Saturday, August 20, 2016

Zoos ask travelers to photograph wildlife trafficking

Zoos ask travelers to photograph wildlife trafficking

San Diego Zoo Global has joined with zoos around the world in support of an international campaign to stop the massive and cruel illegal trade in wildlife—the fourth largest illegal trade in the world, after drugs, weapons and human trafficking. The global “Lend Your Eyes to the Wild” campaign encourages individuals to be the eyes and ears in the fight against wildlife trafficking.

In the past decade, wildlife trafficking has escalated into an international crisis, and it has become a multibillion-dollar-per-year global criminal activity. Wildlife trafficking includes the illegal activities of obtaining and selling live animals and plants, or parts of animals and plants, such as meat, ivory, horns, bones, teeth, fur, skin, wood, leaves, feathers and shells. Illegal wildlife and related products are sold to people as exotic pets; exotic food; items for adornment and display; items to show off wealth or status; or as remedies for ailments that have no proven effectiveness.

“San Diego Zoo Global is in the business of ending extinction; combating illegal wildlife trafficking is an important part of meeting that goal,” stated Randy Rieches, curator of mammals, San Diego Zoo Safari Park. “Tragically, animals and plant species are being killed or taken from the wild in epic proportions, decimating their populations and affecting ecosystems.”

The “Lend Your Eyes to the Wild” campaign encourages travelers to Southeast Asia to report illegal wildlife trade activities they may observe in markets, in shops or at airports, through the use of Wildlife Witness, a free app that can be downloaded on iPhones and Android devices. The app—developed by Taronga Zoo in Australia in conjunction with TRAFFIC, the wildlife trade monitoring network—allows individuals to take a photo, “pin” the exact location of an incident and send these important details to TRAFFIC. The information received is then routed to the proper legal authorities capable of arresting and prosecuting those engaged in the trade. The app user who identifies the illegal wildlife trafficking situation remains anonymous throughout the process.

“Our partnership with TRAFFIC and the Taronga Zoo in supporting this mobile app is another way to raise awareness for the plight of endangered wildlife,” said Rieches. “We can’t do this alone; we need everyone’s help.”

The demand for illegal wildlife products is prevalent in several countries. While China and Vietnam are two of the primary destinations for most trafficked goods, the U.S. is the second leading recipient of illegal ivory, with California and New York key wildlife trafficking ports of entry and consumer markets.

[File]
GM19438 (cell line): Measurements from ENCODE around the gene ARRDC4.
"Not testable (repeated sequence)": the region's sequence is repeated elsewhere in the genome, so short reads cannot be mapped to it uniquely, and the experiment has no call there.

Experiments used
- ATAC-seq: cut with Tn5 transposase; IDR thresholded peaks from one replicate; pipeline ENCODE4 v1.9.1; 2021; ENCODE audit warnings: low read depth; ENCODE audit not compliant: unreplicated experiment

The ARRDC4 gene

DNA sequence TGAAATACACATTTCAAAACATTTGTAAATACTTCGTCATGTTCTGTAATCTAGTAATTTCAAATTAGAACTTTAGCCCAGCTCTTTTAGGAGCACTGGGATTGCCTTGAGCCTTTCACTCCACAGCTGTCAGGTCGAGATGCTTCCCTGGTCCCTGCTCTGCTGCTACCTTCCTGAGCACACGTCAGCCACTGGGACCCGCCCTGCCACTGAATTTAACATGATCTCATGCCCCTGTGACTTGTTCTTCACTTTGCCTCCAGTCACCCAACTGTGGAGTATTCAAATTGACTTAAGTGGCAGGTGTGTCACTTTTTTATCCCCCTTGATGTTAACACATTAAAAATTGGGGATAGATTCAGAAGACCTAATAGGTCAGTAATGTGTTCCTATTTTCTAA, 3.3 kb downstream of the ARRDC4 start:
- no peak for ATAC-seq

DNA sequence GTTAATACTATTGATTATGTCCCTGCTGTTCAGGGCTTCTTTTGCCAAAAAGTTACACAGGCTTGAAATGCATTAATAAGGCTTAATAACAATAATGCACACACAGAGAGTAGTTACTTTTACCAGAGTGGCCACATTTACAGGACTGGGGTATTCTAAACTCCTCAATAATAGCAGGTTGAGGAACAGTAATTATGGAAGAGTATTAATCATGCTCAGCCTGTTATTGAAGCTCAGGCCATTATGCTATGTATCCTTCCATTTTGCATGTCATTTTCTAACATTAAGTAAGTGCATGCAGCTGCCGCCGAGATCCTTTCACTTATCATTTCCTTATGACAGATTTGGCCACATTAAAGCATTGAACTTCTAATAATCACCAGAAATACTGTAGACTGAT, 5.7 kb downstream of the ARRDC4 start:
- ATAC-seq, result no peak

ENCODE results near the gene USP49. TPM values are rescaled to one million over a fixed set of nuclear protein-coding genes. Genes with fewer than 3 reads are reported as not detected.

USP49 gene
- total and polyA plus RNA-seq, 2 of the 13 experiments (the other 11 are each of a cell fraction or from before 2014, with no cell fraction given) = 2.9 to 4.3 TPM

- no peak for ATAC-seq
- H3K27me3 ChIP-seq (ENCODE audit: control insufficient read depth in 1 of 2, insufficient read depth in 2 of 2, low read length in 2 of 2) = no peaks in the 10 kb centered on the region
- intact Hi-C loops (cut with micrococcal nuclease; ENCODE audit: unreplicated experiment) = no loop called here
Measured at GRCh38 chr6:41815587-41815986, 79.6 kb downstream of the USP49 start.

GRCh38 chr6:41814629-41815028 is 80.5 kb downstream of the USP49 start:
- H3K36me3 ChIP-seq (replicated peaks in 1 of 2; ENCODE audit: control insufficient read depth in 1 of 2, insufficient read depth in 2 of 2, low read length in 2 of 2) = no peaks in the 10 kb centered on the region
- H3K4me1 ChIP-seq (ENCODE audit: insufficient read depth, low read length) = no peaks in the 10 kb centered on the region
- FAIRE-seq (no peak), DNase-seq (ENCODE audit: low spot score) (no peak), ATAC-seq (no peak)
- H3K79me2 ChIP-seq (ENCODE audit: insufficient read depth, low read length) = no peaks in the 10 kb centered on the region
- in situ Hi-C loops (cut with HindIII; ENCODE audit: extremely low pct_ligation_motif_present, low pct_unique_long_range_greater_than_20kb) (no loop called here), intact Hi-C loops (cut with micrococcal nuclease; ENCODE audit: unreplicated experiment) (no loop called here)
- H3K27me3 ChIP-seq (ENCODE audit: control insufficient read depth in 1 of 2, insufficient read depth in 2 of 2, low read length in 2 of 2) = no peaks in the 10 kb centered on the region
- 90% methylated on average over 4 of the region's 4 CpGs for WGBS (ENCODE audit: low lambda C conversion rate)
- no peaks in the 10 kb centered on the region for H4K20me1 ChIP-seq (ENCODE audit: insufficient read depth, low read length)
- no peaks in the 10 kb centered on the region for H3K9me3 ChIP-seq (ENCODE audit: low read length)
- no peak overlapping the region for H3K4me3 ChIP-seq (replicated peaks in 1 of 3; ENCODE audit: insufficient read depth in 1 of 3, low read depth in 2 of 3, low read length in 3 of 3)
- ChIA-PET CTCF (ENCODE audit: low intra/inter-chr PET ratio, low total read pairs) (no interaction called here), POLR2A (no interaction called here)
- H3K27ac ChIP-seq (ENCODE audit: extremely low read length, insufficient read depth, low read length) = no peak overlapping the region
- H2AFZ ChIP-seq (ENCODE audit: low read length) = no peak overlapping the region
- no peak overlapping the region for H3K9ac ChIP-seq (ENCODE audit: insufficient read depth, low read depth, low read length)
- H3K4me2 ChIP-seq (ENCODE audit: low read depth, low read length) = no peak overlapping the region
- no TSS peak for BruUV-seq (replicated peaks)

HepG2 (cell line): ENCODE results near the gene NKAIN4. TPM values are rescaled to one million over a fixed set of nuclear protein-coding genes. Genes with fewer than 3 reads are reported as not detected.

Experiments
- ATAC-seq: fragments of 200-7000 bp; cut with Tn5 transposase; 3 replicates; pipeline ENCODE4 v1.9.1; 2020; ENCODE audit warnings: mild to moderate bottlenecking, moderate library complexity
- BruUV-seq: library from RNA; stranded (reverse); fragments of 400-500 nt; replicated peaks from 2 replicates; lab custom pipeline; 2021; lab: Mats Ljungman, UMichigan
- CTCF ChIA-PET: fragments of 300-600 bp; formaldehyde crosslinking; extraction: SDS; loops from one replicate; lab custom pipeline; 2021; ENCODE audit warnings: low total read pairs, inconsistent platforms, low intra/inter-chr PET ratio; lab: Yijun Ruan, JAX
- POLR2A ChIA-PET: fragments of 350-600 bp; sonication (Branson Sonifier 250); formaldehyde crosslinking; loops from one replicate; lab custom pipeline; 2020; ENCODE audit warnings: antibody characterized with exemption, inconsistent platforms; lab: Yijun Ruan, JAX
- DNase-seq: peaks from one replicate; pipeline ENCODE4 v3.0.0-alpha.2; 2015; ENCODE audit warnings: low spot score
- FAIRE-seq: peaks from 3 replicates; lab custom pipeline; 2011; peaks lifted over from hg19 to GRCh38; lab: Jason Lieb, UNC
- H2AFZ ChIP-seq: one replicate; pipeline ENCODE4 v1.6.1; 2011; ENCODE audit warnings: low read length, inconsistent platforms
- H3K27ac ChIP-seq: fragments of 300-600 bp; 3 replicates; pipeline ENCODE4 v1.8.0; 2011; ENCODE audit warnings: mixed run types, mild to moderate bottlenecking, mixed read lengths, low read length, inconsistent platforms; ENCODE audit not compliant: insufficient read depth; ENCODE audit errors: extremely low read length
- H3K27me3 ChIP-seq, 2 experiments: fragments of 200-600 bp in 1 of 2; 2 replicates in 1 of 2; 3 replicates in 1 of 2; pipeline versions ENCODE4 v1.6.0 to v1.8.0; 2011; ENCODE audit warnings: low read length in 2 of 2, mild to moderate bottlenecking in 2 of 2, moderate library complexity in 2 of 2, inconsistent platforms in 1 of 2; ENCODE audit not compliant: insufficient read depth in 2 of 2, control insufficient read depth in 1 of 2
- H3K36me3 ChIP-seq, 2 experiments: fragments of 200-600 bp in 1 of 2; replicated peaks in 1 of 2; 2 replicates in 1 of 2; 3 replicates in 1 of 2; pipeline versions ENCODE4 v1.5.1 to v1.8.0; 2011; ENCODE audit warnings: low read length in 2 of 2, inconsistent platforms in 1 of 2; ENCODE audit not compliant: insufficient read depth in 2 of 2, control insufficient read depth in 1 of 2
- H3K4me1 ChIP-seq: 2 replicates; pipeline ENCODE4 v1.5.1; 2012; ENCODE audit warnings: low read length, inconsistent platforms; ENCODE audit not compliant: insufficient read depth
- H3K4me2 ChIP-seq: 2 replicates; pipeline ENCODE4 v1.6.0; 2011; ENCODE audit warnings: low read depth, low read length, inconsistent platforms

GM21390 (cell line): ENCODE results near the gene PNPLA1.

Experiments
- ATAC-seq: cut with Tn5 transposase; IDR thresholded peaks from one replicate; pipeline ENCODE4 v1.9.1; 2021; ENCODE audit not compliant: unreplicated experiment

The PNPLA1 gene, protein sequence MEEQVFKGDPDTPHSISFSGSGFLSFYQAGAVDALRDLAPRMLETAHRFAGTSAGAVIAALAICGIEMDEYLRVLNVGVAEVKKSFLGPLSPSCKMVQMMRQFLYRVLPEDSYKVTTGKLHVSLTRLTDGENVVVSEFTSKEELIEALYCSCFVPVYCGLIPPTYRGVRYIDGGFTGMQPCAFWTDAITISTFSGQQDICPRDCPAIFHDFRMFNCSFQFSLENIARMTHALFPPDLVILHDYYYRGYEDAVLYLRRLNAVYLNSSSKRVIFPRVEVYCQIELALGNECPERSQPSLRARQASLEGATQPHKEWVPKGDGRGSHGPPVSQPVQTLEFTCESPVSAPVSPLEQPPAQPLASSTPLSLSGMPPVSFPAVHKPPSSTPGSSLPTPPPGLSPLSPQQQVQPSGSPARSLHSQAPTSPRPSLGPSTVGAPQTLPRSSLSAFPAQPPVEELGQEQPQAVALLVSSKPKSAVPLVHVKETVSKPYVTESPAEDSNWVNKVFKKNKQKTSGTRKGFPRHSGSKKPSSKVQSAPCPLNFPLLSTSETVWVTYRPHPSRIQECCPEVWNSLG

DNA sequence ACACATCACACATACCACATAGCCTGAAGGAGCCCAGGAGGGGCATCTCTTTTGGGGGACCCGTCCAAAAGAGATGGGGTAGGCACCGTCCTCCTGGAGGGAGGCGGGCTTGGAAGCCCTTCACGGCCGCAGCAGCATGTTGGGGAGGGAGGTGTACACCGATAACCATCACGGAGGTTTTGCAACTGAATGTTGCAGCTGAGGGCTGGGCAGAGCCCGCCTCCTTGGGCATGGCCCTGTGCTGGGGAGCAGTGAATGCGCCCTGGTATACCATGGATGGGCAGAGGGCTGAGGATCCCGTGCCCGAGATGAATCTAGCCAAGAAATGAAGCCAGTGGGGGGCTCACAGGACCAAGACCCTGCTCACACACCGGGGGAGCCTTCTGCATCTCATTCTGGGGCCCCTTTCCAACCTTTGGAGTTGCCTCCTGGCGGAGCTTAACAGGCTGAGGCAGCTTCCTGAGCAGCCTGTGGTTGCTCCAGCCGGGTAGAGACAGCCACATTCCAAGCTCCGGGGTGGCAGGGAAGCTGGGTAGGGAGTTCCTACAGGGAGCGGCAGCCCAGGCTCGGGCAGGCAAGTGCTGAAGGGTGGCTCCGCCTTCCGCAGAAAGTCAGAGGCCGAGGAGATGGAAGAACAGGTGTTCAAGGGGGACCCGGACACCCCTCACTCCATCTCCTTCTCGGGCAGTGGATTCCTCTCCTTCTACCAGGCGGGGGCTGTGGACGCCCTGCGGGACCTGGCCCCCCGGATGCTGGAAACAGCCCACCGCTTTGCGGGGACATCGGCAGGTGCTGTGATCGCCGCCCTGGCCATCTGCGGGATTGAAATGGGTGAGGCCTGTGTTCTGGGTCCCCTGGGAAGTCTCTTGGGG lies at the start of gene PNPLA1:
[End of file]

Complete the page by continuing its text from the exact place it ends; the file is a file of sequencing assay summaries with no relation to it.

At the state level, San Diego Zoo Global supported California becoming the third U.S. state to ban the sale of ivory with the passage of Assembly Bill 96, which was broadened to outlaw the sale of rhino horn, as well. Nationally, San Diego Zoo Global has formed a Wildlife Trafficking Task Force (WTTF), in collaboration with the U.S. Fish and Wildlife Service and other law enforcement agencies and conservation organizations to help stop wildlife trafficking. San Diego Zoo Global is also called upon to take care of plants and animals that are confiscated at ports of entry like the U.S.-Mexico border and Los Angeles International Airport.
Worldwide, San Diego Zoo Global is leading and inspiring wildlife protection, working on more than 140 projects in nearly 80 countries.

At the current rate of poaching, animals including elephants, rhinos, tigers, pangolins and some species of turtles are expected to disappear from the wild within 10 to 30 years. Tens of thousands of elephants have been slaughtered for their ivory tusks in the past five years by poachers in Africa—including 85,000 just in Tanzania. In 2015, more than 1,200 rhinos were killed for their horns in South Africa alone; the majority of those were white rhinos.

Since the Wildlife Witness app launched in May, incidents referred to law enforcement agencies have resulted in more than 1,200 important pieces of intelligence and helped authorities take action against more than 500 people involved in global wildlife trade. For more information, and to download the Wildlife Witness app, visit

Bringing species back from the brink of extinction is the goal of San Diego Zoo Global. As a leader in conservation, the work of San Diego Zoo Global includes on-site wildlife conservation efforts (representing both plants and animals) at the San Diego Zoo, San Diego Zoo Safari Park, and San Diego Zoo Institute for Conservation Research, as well as international field programs on six continents. The work of these entities is inspiring children through the San Diego Zoo Kids network, reaching out through the internet and in children’s hospitals nationwide. The work of San Diego Zoo Global is made possible by the San Diego Zoo Global Wildlife Conservancy and is supported in part by the Foundation of San Diego Zoo Global.
(From Press Release)

Peter Dickinson
Independent International Zoo Consultant

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